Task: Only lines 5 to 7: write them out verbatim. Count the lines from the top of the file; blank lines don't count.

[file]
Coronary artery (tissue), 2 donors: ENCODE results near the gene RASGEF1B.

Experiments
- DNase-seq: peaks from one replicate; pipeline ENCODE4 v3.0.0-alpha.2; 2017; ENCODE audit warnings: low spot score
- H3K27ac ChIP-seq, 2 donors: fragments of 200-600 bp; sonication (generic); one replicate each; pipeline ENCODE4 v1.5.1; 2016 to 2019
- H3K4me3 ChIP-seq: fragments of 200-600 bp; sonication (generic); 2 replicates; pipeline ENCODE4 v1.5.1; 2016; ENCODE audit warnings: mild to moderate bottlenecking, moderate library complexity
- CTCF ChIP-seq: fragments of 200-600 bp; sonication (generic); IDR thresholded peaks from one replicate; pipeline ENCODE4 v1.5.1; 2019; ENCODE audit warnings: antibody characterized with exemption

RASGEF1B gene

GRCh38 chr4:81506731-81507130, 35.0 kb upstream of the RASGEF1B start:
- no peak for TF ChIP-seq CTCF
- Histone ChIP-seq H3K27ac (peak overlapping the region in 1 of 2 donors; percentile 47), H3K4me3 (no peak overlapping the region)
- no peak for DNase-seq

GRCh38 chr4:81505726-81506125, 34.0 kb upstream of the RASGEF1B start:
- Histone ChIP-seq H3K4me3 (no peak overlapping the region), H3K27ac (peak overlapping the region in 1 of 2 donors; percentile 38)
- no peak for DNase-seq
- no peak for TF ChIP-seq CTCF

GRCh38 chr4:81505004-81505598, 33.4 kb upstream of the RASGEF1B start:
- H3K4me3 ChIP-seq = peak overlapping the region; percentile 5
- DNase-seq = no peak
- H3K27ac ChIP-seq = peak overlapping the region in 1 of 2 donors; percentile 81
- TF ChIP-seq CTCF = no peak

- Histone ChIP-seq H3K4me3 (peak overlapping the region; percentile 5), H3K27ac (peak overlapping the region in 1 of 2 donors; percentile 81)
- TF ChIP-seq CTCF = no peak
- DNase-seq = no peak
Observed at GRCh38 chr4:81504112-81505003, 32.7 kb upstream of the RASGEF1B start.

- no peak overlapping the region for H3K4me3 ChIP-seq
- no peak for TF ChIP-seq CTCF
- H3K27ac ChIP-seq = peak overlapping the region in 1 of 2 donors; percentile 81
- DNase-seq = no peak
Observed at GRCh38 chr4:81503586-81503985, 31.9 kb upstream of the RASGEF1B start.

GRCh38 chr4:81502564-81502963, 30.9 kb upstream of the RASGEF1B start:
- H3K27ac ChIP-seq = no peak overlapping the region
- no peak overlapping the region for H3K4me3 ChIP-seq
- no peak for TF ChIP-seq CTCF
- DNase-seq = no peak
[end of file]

- H3K4me3 ChIP-seq: fragments of 200-600 bp; sonication (generic); 2 replicates; pipeline ENCODE4 v1.5.1; 2016; ENCODE audit warnings: mild to moderate bottlenecking, moderate library complexity
- CTCF ChIP-seq: fragments of 200-600 bp; sonication (generic); IDR thresholded peaks from one replicate; pipeline ENCODE4 v1.5.1; 2019; ENCODE audit warnings: antibody characterized with exemption

RASGEF1B gene